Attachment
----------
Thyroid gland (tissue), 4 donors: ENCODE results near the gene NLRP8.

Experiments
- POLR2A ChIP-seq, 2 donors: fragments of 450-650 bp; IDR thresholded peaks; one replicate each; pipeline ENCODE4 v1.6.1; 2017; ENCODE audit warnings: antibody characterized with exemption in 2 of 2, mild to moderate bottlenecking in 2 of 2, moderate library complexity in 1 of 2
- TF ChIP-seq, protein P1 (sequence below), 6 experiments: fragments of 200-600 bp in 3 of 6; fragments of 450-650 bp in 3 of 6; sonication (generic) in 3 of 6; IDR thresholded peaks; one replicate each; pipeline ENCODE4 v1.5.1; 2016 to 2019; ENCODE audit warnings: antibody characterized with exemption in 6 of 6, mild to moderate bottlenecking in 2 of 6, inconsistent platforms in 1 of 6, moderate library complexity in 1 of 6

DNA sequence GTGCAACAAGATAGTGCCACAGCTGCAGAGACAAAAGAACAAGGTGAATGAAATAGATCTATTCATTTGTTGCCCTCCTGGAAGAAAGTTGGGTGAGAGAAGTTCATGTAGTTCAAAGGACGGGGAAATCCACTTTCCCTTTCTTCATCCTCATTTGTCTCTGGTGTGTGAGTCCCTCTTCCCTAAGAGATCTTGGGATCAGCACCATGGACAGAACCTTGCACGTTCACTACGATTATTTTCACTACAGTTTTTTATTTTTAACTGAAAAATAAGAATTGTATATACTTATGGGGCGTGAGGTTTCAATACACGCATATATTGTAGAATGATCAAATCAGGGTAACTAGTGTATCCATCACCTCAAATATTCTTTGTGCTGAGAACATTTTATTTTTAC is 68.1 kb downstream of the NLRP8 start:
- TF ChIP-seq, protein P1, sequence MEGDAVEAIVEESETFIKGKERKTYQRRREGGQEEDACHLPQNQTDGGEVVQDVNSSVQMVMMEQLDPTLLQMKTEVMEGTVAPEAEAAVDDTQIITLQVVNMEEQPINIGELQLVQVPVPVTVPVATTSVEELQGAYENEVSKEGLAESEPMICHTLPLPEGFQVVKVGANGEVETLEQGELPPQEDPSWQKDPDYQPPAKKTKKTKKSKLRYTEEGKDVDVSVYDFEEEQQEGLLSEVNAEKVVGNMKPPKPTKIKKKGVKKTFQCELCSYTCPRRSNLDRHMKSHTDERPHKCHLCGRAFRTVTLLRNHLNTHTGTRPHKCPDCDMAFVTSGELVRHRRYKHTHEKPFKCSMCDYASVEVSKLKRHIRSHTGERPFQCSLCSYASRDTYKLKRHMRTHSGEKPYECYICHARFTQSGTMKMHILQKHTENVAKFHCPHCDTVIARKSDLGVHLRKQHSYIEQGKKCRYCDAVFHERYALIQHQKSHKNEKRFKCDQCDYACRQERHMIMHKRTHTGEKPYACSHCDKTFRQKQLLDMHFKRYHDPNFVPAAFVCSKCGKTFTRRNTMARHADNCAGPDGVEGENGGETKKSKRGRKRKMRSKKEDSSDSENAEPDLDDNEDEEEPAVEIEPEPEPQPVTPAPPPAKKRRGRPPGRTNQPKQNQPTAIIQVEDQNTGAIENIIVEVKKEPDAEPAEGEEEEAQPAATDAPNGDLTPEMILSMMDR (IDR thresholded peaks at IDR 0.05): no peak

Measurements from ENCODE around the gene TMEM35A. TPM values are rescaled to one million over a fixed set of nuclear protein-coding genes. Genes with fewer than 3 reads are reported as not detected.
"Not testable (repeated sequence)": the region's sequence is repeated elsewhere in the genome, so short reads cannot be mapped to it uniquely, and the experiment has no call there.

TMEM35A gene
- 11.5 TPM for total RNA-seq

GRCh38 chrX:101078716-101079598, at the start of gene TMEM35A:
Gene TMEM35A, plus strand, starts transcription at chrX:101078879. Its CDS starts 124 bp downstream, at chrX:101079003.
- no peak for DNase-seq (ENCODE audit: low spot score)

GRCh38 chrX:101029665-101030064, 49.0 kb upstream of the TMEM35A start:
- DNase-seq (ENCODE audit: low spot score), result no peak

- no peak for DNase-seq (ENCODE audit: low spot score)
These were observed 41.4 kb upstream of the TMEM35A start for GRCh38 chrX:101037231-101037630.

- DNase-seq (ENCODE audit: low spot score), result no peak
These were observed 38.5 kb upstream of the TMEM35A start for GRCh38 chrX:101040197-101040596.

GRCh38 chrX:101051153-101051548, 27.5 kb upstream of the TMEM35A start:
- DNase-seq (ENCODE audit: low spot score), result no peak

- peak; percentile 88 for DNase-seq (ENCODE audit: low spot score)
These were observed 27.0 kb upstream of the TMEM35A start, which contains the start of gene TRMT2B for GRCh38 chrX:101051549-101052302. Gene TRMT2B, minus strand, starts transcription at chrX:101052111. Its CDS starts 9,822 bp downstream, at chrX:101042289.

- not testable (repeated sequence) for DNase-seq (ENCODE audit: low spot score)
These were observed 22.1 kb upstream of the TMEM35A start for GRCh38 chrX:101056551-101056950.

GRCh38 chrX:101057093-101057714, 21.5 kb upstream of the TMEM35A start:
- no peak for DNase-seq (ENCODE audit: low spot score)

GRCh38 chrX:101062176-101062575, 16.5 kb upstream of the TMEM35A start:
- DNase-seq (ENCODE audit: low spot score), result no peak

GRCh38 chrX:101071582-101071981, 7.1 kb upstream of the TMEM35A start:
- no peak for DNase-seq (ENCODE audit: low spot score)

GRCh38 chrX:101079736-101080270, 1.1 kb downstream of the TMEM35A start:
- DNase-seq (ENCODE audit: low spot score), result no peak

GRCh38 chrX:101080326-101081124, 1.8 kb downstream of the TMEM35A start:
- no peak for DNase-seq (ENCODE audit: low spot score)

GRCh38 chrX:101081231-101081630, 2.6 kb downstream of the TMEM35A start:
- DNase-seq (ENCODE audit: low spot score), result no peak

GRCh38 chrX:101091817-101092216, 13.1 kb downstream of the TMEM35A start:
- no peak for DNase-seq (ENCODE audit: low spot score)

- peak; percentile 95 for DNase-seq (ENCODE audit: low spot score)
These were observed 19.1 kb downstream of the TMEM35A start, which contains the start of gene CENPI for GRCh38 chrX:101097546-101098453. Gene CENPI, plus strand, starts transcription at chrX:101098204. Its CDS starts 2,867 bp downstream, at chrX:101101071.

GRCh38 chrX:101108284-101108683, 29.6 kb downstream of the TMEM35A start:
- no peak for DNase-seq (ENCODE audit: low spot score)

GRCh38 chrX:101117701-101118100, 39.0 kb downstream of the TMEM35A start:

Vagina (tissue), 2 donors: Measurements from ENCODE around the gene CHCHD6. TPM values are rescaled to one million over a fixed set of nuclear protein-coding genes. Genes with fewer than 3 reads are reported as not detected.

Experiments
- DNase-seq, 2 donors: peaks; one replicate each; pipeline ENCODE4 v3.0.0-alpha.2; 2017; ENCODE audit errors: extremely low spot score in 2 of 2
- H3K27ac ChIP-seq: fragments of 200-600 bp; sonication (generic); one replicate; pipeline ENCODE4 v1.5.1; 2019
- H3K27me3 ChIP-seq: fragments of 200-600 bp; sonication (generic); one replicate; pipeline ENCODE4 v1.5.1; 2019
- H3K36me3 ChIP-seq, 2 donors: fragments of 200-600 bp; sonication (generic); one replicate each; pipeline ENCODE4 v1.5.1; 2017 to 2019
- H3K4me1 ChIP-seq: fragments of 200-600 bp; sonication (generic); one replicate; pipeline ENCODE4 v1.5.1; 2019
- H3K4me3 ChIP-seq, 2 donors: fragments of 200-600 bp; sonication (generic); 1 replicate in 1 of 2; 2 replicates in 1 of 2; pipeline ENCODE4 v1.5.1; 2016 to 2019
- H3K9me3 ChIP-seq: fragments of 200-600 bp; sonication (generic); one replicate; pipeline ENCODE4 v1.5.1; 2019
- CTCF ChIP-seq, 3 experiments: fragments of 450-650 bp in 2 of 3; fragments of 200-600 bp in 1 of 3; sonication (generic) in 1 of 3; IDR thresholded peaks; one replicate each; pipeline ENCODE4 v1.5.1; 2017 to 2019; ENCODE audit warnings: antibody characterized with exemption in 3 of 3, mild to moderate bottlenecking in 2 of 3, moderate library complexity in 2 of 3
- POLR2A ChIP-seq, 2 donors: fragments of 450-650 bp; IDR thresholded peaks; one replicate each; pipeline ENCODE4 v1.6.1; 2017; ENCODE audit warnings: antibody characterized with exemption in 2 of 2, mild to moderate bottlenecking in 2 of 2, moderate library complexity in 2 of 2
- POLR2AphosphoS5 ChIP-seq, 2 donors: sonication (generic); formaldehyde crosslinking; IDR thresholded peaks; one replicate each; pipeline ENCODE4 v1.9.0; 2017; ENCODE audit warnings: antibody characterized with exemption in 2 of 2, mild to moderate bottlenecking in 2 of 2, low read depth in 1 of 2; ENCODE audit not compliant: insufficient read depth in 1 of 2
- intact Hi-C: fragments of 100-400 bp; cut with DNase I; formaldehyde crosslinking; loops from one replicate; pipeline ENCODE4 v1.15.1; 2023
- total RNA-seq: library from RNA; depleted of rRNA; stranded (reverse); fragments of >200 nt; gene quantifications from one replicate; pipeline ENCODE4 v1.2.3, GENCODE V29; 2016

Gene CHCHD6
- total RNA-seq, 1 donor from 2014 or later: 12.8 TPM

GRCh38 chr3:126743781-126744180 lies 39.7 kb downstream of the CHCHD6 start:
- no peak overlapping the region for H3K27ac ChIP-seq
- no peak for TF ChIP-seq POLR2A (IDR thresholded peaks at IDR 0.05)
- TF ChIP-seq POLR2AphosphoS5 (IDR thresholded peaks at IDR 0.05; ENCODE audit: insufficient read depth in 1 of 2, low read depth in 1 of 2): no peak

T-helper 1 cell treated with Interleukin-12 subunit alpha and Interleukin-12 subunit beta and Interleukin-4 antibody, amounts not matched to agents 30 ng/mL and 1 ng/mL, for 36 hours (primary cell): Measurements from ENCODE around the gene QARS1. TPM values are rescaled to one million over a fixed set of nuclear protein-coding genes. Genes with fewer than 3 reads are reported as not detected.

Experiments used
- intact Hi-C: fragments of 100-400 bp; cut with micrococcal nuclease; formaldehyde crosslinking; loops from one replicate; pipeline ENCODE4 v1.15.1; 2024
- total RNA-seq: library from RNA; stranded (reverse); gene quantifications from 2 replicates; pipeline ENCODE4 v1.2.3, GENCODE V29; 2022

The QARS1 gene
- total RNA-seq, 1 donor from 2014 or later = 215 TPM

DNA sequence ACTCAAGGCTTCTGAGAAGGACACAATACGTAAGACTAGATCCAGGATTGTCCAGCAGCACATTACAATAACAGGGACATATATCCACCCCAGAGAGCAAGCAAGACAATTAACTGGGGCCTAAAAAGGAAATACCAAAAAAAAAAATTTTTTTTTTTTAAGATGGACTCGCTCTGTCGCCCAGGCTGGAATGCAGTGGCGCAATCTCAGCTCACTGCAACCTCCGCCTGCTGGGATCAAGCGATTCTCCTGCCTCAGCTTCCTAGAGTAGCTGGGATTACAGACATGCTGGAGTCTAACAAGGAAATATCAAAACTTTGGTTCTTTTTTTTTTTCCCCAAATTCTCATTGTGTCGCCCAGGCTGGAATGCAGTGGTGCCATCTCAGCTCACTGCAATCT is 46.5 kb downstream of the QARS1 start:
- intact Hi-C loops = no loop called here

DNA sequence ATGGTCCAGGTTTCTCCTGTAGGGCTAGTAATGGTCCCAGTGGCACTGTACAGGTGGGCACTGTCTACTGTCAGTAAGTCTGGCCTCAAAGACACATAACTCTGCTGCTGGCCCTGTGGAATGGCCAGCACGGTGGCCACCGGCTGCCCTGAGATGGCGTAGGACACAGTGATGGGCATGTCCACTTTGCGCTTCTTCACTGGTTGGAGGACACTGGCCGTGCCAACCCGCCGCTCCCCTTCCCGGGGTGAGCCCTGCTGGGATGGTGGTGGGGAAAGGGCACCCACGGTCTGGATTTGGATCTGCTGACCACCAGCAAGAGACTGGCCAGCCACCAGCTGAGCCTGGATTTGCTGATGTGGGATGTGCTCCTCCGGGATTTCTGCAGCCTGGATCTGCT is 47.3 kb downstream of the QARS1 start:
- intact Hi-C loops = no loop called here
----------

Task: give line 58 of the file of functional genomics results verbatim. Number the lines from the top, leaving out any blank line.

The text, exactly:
- total RNA-seq: library from RNA; depleted of rRNA; stranded (reverse); fragments of >200 nt; gene quantifications from one replicate; pipeline ENCODE4 v1.2.3, GENCODE V29; 2016